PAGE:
The newly imagined Sportsnet 360, taking its lead from The Score, became a channel which showed its ticker all the time including commercials and live events. This ticker had more information including betting odds on games and displayed its information in a taller format. This is the channel where hardcore sports fans tune into
Sportsnet One is the national channel while Sportsnet World focuses on world sports like cricket, soccer and rugby.
Super Ticker (now morphed into Chameleon with the inclusion of branding from Brando) became the ideal system to drive these diverse tickers. With a small team of operators organizing the rundowns for these channels, Sportsnet was able to deal with the hectic pace of sports data. While a great deal of the work is automated, Super Ticker’s web interface Flow became the platform for creating the added news that goes into the world of sports and the games and events that drive it.
Super Ticker’s content management was key to success; one database and a multi-user web interface. Super Ticker allows organizing data in a way where the channels can pick and choose their rundowns to include national and regional data.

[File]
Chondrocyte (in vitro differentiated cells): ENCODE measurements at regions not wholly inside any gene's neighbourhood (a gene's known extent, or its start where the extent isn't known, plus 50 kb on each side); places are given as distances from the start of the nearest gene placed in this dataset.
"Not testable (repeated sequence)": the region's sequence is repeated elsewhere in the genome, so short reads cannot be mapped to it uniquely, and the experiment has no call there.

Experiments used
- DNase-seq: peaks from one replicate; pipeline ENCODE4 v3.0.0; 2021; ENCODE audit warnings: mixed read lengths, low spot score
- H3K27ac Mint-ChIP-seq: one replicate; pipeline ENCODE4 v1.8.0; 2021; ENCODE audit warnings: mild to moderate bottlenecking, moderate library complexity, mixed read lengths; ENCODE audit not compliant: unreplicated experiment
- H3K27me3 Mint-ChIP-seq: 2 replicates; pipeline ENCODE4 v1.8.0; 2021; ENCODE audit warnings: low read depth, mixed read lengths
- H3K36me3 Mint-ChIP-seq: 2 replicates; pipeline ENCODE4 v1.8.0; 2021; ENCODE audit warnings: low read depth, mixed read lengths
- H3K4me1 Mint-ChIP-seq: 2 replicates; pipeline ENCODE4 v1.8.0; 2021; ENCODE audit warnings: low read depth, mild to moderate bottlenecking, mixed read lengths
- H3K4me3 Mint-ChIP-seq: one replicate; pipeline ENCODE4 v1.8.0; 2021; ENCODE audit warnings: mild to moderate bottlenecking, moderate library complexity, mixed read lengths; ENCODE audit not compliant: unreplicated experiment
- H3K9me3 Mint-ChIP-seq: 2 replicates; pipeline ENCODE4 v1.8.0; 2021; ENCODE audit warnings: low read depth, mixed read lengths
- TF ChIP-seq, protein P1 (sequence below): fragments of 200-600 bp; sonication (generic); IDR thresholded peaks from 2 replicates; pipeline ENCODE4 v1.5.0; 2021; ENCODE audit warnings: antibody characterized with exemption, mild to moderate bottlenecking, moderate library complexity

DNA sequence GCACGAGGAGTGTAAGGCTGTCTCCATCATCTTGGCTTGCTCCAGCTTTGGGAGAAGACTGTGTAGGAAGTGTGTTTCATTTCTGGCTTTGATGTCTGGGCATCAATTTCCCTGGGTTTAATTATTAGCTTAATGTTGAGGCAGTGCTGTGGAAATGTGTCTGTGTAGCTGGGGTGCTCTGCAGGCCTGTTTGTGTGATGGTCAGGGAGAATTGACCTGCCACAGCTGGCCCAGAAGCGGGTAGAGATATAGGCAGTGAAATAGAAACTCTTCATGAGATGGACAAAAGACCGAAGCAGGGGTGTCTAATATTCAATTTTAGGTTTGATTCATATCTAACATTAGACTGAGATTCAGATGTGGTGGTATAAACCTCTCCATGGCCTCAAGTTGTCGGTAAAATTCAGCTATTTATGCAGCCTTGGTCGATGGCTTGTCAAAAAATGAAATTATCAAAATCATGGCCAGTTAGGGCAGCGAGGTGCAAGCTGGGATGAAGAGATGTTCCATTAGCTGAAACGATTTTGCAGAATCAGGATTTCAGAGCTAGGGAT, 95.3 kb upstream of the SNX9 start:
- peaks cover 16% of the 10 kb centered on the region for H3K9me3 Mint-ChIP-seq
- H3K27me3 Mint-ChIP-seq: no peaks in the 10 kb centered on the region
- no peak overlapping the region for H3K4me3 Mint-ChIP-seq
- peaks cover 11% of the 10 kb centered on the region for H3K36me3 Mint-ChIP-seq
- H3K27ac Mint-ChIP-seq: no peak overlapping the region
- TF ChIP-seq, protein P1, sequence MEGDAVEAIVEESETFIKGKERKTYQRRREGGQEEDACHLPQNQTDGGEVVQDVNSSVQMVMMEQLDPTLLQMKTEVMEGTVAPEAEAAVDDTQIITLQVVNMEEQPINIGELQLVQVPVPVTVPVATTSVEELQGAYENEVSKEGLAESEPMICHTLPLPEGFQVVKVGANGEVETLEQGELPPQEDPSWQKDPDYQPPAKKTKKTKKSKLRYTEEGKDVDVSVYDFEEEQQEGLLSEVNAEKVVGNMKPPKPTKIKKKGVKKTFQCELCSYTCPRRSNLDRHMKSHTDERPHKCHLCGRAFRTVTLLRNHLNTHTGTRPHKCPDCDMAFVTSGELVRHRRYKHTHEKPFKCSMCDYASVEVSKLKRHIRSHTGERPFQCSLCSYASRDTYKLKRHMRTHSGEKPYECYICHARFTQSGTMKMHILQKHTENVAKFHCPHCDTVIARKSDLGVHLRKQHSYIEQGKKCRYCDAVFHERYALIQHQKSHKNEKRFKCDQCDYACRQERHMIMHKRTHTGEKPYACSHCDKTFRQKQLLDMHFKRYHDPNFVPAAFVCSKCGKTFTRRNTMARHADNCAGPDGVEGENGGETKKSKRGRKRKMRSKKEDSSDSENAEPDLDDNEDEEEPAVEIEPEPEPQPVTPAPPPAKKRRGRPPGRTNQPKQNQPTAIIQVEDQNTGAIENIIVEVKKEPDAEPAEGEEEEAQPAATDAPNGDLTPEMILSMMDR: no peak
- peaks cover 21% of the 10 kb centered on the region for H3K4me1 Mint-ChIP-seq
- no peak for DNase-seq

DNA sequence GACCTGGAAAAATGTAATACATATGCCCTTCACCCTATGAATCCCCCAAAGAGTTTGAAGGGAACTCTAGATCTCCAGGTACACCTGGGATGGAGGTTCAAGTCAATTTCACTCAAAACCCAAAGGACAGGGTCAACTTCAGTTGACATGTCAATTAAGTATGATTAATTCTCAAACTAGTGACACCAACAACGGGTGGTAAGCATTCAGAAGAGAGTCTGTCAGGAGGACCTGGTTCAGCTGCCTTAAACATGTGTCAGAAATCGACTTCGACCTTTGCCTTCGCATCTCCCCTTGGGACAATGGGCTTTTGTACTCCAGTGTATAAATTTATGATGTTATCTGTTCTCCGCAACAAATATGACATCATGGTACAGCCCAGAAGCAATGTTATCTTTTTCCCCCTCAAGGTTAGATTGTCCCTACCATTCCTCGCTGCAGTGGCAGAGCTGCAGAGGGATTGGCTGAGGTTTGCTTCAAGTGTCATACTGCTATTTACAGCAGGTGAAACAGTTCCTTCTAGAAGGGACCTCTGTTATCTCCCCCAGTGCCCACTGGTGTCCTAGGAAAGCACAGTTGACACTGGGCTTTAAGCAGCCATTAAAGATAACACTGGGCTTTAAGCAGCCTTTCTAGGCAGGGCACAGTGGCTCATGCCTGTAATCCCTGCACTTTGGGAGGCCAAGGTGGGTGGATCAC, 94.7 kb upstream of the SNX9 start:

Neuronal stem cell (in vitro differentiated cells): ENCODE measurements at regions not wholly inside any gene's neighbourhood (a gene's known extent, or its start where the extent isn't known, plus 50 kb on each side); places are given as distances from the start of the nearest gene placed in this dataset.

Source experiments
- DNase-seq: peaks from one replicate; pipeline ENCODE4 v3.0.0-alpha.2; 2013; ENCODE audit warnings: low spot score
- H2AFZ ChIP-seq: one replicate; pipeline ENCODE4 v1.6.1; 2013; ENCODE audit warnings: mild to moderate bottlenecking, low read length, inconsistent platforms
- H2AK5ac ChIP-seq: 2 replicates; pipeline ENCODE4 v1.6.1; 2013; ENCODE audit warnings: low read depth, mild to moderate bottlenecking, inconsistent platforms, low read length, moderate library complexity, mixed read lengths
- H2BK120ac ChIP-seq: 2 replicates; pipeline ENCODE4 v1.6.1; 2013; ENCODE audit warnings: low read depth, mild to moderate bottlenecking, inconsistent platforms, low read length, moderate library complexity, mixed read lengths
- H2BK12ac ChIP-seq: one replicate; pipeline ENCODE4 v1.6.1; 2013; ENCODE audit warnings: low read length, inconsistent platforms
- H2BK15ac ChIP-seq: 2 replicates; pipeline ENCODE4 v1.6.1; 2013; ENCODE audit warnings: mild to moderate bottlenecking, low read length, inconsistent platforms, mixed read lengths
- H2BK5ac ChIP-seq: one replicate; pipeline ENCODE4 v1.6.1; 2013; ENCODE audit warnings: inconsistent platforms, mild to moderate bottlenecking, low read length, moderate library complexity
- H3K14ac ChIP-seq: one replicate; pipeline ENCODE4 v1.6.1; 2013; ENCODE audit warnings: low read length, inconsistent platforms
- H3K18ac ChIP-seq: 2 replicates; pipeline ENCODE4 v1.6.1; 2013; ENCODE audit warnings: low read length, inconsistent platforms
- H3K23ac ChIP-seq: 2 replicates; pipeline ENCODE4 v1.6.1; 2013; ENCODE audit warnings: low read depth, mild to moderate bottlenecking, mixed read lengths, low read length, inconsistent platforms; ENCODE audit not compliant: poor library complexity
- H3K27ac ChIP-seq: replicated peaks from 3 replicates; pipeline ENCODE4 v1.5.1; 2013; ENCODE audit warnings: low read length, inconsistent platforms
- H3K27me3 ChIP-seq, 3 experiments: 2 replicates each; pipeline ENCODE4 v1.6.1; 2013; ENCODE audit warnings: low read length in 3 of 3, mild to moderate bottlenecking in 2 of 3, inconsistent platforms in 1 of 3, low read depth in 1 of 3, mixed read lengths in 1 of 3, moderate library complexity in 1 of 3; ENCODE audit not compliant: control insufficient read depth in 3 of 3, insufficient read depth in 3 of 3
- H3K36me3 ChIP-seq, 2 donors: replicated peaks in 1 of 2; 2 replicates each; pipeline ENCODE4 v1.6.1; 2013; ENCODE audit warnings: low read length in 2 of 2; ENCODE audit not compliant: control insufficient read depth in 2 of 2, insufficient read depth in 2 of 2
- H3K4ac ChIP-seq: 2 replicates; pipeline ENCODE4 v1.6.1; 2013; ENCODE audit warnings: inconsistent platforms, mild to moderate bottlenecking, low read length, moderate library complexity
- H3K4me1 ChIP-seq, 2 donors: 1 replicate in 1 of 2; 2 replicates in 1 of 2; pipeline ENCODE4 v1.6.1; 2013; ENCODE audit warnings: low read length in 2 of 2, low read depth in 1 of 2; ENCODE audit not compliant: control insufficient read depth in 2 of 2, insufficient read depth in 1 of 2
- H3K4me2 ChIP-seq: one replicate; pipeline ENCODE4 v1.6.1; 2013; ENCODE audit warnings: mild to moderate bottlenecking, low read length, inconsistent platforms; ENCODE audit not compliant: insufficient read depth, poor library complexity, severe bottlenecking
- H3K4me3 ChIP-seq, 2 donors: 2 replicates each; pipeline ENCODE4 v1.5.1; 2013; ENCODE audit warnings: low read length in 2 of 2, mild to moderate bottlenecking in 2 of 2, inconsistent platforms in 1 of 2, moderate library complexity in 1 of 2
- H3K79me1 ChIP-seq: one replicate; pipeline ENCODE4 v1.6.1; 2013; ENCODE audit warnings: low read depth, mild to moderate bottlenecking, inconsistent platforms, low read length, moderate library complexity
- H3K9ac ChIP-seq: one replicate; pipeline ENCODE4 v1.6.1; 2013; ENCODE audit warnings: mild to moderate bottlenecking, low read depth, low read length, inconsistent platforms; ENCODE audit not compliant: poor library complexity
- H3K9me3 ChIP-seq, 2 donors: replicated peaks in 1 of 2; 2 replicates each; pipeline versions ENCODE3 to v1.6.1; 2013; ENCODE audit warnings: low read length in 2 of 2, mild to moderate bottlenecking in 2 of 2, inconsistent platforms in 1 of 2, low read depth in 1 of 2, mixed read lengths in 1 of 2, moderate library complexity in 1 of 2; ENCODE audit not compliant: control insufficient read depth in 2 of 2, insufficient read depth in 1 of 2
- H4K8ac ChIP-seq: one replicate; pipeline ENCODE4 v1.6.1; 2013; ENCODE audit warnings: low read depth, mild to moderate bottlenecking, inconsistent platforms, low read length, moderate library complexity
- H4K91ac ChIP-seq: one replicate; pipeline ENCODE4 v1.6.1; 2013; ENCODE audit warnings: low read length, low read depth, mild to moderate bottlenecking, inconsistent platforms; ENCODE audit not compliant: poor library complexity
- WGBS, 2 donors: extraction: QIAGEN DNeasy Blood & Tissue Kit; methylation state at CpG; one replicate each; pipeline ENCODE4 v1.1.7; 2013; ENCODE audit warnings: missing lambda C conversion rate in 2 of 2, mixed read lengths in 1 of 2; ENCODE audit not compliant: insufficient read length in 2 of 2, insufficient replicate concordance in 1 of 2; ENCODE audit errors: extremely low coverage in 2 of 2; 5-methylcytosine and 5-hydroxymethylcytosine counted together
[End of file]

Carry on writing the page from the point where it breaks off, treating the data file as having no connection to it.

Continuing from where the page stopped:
TSN is the leader in sports broadcasting in Canada. On their expansion from one channel to 5, they needed a branding solution to promote the programming of their new 5 channel universe. For example, during a big event like Wimbledon, they might be showing 5 different matches spread among TSN1-5. These promotions included next boards, snipes and navigational tickers.
An added wrinkle is that the branding was mostly during live events. This required a manual triggering method allowing a TD to insert snipes whenever they could fit.
Promotion of big events were also inserted throughout the day with a clear representation of what channels the event will be playing on. In all cases, the promos focused on all 5 channels and included 100s of logos for all the teams and leagues that TSN covered.